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Understanding gastroenteritis during festive seasons

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Gastroenteritis is an inflammation of the gastrointestinal tract (the pathway responsible for digestion that includes the mouth, esophagus, stomach, and intestines). Gastroenteritis is also sometimes referred to as “stomach flu,” even though it may not be related to influenza.

Who is at risk for gastroenteritis? Anyone can get the disease. People who are at a higher risk include: Children in daycare; Students living in dormitories; Military personnel; Travelers.

People with immune systems that are weakened by disease or medications or not fully developed (i.e., infants) are usually affected most severely

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What causes gastroenteritis? Gastroenteritis can be caused by viral, bacterial, or parasitic infections. Viral gastroenteritis is contagious and is responsible for the majority of outbreaks in developed countries.

Common routes of infection include: Food (especially seafood); Contaminated water; Contact with an infected person; Unwashed hands; Dirty utensils.

In less developed countries, gastroenteritis is more often spread through contaminated food or water.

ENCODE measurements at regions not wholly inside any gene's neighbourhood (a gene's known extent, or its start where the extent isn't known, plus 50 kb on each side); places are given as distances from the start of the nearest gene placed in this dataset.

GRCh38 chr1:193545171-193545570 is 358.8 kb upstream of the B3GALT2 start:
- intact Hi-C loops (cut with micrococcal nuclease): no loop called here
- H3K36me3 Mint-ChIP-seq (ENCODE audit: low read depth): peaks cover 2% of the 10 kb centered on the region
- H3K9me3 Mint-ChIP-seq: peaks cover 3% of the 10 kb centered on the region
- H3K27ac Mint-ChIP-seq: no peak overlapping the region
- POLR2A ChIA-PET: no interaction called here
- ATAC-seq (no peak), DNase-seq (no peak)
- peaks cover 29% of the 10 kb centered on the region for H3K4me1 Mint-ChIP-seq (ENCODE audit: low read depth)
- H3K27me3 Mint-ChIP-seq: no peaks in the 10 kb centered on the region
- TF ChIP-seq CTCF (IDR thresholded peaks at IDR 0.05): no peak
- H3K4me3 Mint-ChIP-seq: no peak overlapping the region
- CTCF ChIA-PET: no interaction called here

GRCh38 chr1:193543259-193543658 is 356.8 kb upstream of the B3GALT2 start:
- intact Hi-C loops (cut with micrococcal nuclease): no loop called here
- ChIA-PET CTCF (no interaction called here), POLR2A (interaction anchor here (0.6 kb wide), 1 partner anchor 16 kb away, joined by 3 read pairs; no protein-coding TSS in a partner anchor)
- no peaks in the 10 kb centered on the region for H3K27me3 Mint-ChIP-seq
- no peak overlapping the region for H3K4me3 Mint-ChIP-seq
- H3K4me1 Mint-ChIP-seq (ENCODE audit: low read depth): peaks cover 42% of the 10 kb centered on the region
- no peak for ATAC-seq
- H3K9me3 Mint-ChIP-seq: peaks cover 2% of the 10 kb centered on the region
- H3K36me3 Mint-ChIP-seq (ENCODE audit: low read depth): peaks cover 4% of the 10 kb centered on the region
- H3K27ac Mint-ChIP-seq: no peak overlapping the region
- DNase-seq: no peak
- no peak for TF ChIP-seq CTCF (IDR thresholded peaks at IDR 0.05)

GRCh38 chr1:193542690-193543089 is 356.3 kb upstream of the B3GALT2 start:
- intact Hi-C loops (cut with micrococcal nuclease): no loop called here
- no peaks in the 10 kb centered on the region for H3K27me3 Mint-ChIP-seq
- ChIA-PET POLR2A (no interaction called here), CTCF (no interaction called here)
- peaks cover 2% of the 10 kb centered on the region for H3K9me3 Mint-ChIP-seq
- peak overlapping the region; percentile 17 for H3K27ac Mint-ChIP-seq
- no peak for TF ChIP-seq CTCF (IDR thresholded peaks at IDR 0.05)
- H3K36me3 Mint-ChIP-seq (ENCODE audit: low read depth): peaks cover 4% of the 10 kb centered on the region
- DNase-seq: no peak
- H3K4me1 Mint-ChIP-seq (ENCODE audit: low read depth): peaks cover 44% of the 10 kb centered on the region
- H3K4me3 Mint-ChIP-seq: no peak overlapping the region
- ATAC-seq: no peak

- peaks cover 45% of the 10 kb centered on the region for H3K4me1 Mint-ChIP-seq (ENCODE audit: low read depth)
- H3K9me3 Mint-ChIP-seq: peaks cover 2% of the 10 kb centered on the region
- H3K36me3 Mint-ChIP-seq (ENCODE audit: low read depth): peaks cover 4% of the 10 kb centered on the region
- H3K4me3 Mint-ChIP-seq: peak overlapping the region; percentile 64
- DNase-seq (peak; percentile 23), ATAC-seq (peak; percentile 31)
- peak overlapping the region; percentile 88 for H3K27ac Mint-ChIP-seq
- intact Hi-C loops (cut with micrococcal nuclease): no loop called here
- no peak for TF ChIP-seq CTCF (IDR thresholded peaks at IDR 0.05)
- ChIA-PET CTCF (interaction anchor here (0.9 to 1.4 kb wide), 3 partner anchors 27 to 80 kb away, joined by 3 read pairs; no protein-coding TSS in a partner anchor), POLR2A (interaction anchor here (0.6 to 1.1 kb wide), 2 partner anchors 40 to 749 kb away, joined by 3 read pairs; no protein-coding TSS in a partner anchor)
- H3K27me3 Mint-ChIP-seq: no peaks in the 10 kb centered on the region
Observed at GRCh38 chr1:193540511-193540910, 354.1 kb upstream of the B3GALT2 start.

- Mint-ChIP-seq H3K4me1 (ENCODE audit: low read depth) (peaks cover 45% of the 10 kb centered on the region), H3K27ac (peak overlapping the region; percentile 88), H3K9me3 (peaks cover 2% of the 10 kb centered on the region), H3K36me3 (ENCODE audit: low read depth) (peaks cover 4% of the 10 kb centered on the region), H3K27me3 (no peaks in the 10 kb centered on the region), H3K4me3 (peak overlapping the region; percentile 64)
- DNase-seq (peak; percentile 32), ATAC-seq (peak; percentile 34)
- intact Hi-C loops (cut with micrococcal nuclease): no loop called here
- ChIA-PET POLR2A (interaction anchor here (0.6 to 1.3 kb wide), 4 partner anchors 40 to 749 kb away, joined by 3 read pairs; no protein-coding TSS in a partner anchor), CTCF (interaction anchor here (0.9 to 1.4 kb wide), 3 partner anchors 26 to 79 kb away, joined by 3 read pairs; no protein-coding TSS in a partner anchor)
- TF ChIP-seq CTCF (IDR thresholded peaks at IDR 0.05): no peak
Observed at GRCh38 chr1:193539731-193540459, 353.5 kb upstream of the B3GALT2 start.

What are the symptoms of gastroenteritis? The main symptom of gastroenteritis is diarrhea. When the colon (large intestine) becomes infected during gastroenteritis, it loses its ability to retain fluids, which causes the person’s feces to become loose or watery. Other symptoms include: Abdominal pain or cramping; Nausea; Vomiting; Fever; Poor feeding (in infants); Unintentional weight loss (may be a sign of dehydration); Excessive sweating; Clammy skin; Muscle pain or joint stiffness; Incontinence (loss of stool control)

Because of the symptoms of vomiting and diarrhea, people who have gastroenteritis can become dehydrated quickly. It is very important to watch for signs of dehydration, which include: Extreme thirst; Urine that is darker in color, or less in amount; Dry skin; Dry mouth; Sunken cheeks or eyes; In infants, dry diapers (for more than four- six hours).

*Dr. Anthony Nwaoney is an epidemiologist


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